Publications by authors named "Julia-Katharina Pfarr"

6 Publications

  • Page 1 of 1

Effects of polygenic risk for major mental disorders and cross-disorder on cortical complexity.

Psychol Med 2021 Apr 8:1-12. Epub 2021 Apr 8.

Department of Psychiatry and Psychotherapy, Philipps-Universität Marburg, Rudolf-Bultmann-Str. 8, 35039Marburg, Germany.

Background: MRI-derived cortical folding measures are an indicator of largely genetically driven early developmental processes. However, the effects of genetic risk for major mental disorders on early brain development are not well understood.

Methods: We extracted cortical complexity values from structural MRI data of 580 healthy participants using the CAT12 toolbox. Polygenic risk scores (PRS) for schizophrenia, bipolar disorder, major depression, and cross-disorder (incorporating cumulative genetic risk for depression, schizophrenia, bipolar disorder, autism spectrum disorder, and attention-deficit hyperactivity disorder) were computed and used in separate general linear models with cortical complexity as the regressand. In brain regions that showed a significant association between polygenic risk for mental disorders and cortical complexity, volume of interest (VOI)/region of interest (ROI) analyses were conducted to investigate additional changes in their volume and cortical thickness.

Results: The PRS for depression was associated with cortical complexity in the right orbitofrontal cortex (right hemisphere: p = 0.006). A subsequent VOI/ROI analysis showed no association between polygenic risk for depression and either grey matter volume or cortical thickness. We found no associations between cortical complexity and polygenic risk for either schizophrenia, bipolar disorder or psychiatric cross-disorder when correcting for multiple testing.

Conclusions: Changes in cortical complexity associated with polygenic risk for depression might facilitate well-established volume changes in orbitofrontal cortices in depression. Despite the absence of psychopathology, changed cortical complexity that parallels polygenic risk for depression might also change reward systems, which are also structurally affected in patients with depressive syndrome.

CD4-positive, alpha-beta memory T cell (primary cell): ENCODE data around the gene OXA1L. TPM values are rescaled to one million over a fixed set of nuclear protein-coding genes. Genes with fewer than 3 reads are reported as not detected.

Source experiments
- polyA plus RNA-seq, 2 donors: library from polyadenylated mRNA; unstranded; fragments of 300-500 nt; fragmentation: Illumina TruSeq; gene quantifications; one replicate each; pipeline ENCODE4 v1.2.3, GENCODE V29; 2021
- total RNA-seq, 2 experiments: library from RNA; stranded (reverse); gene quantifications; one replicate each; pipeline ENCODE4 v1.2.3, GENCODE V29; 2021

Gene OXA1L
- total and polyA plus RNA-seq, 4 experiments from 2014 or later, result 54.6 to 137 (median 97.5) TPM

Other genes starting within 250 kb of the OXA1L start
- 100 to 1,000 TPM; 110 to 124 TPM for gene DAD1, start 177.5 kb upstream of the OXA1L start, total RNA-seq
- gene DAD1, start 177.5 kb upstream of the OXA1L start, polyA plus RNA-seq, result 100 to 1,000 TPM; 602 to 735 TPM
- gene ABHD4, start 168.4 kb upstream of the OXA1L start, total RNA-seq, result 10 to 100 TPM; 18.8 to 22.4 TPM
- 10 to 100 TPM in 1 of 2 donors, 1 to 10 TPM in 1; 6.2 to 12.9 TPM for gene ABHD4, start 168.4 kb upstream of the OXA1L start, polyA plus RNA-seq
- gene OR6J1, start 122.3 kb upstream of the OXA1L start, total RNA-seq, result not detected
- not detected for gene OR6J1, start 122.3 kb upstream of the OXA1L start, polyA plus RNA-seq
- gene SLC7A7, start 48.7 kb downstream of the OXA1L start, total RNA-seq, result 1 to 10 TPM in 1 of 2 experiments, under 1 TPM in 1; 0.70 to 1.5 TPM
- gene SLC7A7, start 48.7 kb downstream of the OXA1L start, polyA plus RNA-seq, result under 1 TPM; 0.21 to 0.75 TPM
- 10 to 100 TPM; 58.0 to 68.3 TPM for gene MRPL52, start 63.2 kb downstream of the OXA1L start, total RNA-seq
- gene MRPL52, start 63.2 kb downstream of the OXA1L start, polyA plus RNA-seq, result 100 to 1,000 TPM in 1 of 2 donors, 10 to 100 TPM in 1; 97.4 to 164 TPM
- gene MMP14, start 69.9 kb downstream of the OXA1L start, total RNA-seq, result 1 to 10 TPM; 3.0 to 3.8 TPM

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http://dx.doi.org/10.1017/S0033291721001082DOI Listing
April 2021

Subclinical schizotypal vs. autistic traits show overlapping and diametrically opposed facets in a non-clinical population.

Schizophr Res 2021 Mar 18;231:32-41. Epub 2021 Mar 18.

Cognitive Neuropsychiatry Lab, Department of Psychiatry and Psychotherapy, Philipps Universität Marburg, Marburg, Germany; Center for Mind, Brain, and Behavior (CMBB), University of Marburg and Justus Liebig University Giessen, Germany; Marburg University Hospital - UKGM, Marburg, Germany.

Background: The overlap of autism spectrum disorder (ASD) and psychosis or schizophrenia spectrum disorders (SSD) has exposed problems central to conceptualising and understanding co-morbidity in psychiatric disorders.

Methods: In the present study, we demonstrate that a deep phenotyping approach aids clarification of both overlapping and diametrically opposed features of ASD and SSD on the level of trait facets.

Results: We first show overlap of negative and disorganised (but not positive) features of schizotypy with autistic traits in a sample of n = 376 German non-clinical subjects using multiple psychometric measures of schizotypy (MSS multidimensional schizotypy scale, OLIFE Oxford-Liverpool Inventory of Feelings and Experiences, and SPQ-B schizotypal personality questionnaire - brief) and the AQ autism spectrum quotient, with control measures for affective spectrum pathology (BDI). Findings were then replicated in a French-Swiss sample (n = 264) using MSS, OLIFE, AQ, and in addition the Community Assessment of Psychic Experiences (CAPE). Additional principal component analysis confirmed our finding of the co-existence of both overlapping (loss of function, social communication deficit, and negative schizotypy) as well as diametrically opposed features (AQ attention to detail, positive schizotypy) across the two spectra. Results were validated with Horn's parallel analyses, affirming two component solutions, and PCA using sample-specific, factor-analysis-derived schizotypy scores.